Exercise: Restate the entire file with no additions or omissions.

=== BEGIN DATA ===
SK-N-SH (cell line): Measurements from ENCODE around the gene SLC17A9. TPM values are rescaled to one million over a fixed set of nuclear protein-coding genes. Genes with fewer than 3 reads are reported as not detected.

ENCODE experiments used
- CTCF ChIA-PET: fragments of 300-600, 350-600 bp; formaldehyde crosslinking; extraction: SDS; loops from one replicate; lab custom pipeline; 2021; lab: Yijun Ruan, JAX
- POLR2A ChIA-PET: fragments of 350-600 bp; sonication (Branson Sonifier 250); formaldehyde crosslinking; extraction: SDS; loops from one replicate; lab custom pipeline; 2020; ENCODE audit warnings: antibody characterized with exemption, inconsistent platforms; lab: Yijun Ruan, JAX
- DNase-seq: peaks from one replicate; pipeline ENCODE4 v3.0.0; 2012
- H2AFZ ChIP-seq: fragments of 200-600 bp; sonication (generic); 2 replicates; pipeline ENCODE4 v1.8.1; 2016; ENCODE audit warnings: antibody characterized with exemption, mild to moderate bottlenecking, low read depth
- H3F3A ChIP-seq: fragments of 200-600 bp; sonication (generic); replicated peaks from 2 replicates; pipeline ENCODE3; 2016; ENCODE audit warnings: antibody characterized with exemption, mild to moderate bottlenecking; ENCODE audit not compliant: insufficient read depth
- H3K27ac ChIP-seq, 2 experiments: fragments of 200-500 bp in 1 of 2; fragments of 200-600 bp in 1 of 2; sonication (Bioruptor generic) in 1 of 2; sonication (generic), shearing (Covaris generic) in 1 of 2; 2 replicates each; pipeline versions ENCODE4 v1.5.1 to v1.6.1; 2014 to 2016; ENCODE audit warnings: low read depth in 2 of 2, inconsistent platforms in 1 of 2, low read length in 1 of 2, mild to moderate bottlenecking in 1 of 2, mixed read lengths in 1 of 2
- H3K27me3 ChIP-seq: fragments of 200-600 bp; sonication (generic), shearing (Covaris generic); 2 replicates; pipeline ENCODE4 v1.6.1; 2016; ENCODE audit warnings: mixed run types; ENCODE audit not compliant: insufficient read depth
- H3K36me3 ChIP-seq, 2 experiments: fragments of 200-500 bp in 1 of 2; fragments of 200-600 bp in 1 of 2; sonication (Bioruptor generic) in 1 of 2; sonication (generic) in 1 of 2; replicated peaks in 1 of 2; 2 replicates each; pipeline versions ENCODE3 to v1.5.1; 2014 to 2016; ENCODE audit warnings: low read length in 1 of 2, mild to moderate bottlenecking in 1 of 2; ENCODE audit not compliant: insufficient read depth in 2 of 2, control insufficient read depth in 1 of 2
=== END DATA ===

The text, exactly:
SK-N-SH (cell line): Measurements from ENCODE around the gene SLC17A9. TPM values are rescaled to one million over a fixed set of nuclear protein-coding genes. Genes with fewer than 3 reads are reported as not detected.

ENCODE experiments used
- CTCF ChIA-PET: fragments of 300-600, 350-600 bp; formaldehyde crosslinking; extraction: SDS; loops from one replicate; lab custom pipeline; 2021; lab: Yijun Ruan, JAX
- POLR2A ChIA-PET: fragments of 350-600 bp; sonication (Branson Sonifier 250); formaldehyde crosslinking; extraction: SDS; loops from one replicate; lab custom pipeline; 2020; ENCODE audit warnings: antibody characterized with exemption, inconsistent platforms; lab: Yijun Ruan, JAX
- DNase-seq: peaks from one replicate; pipeline ENCODE4 v3.0.0; 2012
- H2AFZ ChIP-seq: fragments of 200-600 bp; sonication (generic); 2 replicates; pipeline ENCODE4 v1.8.1; 2016; ENCODE audit warnings: antibody characterized with exemption, mild to moderate bottlenecking, low read depth
- H3F3A ChIP-seq: fragments of 200-600 bp; sonication (generic); replicated peaks from 2 replicates; pipeline ENCODE3; 2016; ENCODE audit warnings: antibody characterized with exemption, mild to moderate bottlenecking; ENCODE audit not compliant: insufficient read depth
- H3K27ac ChIP-seq, 2 experiments: fragments of 200-500 bp in 1 of 2; fragments of 200-600 bp in 1 of 2; sonication (Bioruptor generic) in 1 of 2; sonication (generic), shearing (Covaris generic) in 1 of 2; 2 replicates each; pipeline versions ENCODE4 v1.5.1 to v1.6.1; 2014 to 2016; ENCODE audit warnings: low read depth in 2 of 2, inconsistent platforms in 1 of 2, low read length in 1 of 2, mild to moderate bottlenecking in 1 of 2, mixed read lengths in 1 of 2
- H3K27me3 ChIP-seq: fragments of 200-600 bp; sonication (generic), shearing (Covaris generic); 2 replicates; pipeline ENCODE4 v1.6.1; 2016; ENCODE audit warnings: mixed run types; ENCODE audit not compliant: insufficient read depth
- H3K36me3 ChIP-seq, 2 experiments: fragments of 200-500 bp in 1 of 2; fragments of 200-600 bp in 1 of 2; sonication (Bioruptor generic) in 1 of 2; sonication (generic) in 1 of 2; replicated peaks in 1 of 2; 2 replicates each; pipeline versions ENCODE3 to v1.5.1; 2014 to 2016; ENCODE audit warnings: low read length in 1 of 2, mild to moderate bottlenecking in 1 of 2; ENCODE audit not compliant: insufficient read depth in 2 of 2, control insufficient read depth in 1 of 2